When we go to confession, we enter into Mercy in order to be breathed upon by the Spirit and to feel the beating, living, healing, Heart of Love.

About Fr. John Zuhlsdorf

Fr. Z is the guy who runs this blog. o{]:¬)
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  1. Ms. M-S says:

    “Let us also go that we may die with Him.” I like to remember that Thomas, who is noted for his tendency to take the report of the Resurrection without reservation, was the one who said this.

  2. Pumpkin Eater says:

    The encounter begins with our Lord singaling out St. Thomas to answer for his doubt. How did Jesus know? Did the others rat out Thomas or was it another miracle? I prefer to believe the latter and that that is what prompted Thomas’s immemorable response.

  3. TonyO says:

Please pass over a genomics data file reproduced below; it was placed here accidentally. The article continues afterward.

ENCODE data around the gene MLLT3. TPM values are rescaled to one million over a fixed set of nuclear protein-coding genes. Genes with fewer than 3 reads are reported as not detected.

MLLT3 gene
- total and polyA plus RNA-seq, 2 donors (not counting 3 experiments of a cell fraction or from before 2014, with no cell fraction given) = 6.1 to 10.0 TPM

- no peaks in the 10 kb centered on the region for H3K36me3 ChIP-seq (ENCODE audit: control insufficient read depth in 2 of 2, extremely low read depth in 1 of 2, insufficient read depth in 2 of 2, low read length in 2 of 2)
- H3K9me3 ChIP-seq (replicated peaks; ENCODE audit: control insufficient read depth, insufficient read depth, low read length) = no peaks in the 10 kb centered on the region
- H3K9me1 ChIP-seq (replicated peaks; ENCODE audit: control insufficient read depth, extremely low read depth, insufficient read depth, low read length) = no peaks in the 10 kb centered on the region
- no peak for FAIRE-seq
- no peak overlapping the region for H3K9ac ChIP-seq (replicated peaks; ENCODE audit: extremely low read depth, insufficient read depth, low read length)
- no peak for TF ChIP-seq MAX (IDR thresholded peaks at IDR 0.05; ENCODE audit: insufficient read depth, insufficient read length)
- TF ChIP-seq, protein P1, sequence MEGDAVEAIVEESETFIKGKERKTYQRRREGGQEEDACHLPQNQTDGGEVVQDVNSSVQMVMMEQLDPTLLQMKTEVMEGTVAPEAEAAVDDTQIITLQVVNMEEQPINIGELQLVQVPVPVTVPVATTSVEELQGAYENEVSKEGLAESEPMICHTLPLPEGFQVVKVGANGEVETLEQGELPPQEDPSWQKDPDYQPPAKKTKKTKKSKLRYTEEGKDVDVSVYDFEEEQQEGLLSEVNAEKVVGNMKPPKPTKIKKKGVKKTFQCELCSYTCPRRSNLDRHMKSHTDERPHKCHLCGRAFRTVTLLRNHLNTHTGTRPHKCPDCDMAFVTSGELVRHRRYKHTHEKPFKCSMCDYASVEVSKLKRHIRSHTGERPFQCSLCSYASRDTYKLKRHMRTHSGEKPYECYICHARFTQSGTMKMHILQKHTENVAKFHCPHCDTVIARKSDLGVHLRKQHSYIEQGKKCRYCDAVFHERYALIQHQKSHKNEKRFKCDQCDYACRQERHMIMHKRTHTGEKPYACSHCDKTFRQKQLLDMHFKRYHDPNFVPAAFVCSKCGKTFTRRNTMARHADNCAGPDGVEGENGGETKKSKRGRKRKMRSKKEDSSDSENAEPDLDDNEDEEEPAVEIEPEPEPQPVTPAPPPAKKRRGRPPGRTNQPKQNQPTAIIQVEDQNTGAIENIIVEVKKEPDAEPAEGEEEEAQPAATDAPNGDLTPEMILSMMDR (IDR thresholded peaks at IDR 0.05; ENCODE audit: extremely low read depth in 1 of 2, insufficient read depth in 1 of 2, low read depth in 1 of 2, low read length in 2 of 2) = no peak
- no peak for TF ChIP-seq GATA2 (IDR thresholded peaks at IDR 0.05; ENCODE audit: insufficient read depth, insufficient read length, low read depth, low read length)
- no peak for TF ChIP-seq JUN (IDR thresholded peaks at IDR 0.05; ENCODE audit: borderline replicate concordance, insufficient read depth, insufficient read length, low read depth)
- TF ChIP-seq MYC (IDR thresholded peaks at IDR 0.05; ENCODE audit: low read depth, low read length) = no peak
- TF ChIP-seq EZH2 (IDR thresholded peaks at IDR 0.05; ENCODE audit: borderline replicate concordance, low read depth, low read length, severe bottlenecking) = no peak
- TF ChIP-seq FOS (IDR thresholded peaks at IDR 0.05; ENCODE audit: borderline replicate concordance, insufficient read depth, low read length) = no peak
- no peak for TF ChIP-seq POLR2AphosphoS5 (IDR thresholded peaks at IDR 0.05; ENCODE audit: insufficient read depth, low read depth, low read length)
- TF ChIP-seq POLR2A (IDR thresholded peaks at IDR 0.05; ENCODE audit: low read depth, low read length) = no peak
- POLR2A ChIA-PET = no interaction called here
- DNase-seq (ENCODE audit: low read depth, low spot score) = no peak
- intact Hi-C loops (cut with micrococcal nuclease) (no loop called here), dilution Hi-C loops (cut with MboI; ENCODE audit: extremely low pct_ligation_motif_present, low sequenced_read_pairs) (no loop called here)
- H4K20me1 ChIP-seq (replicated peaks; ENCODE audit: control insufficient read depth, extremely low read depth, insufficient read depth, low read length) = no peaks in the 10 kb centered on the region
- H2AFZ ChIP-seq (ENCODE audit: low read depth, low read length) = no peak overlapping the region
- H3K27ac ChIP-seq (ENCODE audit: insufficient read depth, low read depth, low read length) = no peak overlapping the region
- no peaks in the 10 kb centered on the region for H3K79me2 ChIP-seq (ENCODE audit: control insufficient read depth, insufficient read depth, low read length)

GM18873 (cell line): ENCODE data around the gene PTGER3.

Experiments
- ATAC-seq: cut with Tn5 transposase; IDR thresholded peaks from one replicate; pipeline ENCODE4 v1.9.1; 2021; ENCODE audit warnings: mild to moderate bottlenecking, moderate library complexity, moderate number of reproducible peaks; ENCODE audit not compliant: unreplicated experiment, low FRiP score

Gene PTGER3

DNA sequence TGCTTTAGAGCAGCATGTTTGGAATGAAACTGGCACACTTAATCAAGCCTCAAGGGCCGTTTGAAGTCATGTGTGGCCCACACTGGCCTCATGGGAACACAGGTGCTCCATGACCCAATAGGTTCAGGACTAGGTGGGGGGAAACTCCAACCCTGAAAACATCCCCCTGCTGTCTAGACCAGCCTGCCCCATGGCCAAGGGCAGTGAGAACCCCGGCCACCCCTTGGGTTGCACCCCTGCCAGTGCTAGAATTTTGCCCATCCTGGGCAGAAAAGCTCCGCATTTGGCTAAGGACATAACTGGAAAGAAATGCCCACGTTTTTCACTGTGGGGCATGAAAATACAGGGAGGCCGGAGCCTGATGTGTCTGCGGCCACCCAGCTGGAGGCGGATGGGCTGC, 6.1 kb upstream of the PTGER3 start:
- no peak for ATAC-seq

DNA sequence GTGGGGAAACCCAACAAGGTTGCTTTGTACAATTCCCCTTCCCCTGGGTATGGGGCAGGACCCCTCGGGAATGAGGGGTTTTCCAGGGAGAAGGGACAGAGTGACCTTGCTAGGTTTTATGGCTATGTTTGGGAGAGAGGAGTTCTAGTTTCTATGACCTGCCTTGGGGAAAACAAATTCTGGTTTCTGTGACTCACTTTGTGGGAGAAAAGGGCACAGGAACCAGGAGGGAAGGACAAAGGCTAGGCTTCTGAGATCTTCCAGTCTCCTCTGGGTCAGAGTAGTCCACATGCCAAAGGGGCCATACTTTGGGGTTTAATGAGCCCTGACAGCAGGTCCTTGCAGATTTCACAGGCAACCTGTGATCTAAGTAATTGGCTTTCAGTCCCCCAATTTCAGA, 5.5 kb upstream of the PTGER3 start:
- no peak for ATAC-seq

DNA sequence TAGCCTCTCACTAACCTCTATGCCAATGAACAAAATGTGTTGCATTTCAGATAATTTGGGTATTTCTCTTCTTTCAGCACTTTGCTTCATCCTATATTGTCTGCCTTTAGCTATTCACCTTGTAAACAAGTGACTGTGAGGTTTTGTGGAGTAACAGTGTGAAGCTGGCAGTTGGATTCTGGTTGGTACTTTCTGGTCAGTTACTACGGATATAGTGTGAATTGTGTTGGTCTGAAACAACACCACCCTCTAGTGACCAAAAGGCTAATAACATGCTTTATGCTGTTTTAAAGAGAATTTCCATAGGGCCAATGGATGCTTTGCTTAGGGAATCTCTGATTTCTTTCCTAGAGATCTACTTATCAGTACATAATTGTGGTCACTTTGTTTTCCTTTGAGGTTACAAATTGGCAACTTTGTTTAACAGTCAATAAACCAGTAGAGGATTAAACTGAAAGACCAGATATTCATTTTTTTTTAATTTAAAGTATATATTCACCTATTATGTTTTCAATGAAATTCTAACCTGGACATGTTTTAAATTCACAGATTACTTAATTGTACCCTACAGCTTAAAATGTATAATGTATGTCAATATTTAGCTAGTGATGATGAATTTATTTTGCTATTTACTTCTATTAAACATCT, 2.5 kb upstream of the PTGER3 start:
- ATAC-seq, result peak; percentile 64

I have speculated that Thomas’s first response, on the late evening of Easter Sunday, was one born of (all too human) frustration: The whole day had been spent in wonder, turmoil, argument, speculation, dismay, and doubt: First there was Mary Magdalen’s report that the tomb was open, and then the report of the women that they had seen an angel who had said “Jesus is risen”, then the later report of the women (and, separately, of Mary) that “we have seen Him,” and then, to cap it off, the report from the two disciples who returned from Emmaus that they had not only SEEN the Lord, they had spoken to him during a long, long walk. The apostles must have been very, very troubled at these reports, not only as to trying to weigh the credibility of them, but also some wonder and dismay at “hey, we (the chosen twelve) were the Lord’s closest companions, why hasn’t he appeared to US?” It would not be surprising in the least if one of the apostles, in the emotional and psychological pressure of the last report (from the 2 disciples returned from Emmaus) decided that he would “step outside” for a while to just plain de-compress for a bit: to “walk it off”, to talk to himself without 10 or 20 other voices chiming in, to sort out what he should believe and what is nonsense, to release some nervous energy, and to get control of himself emotionally.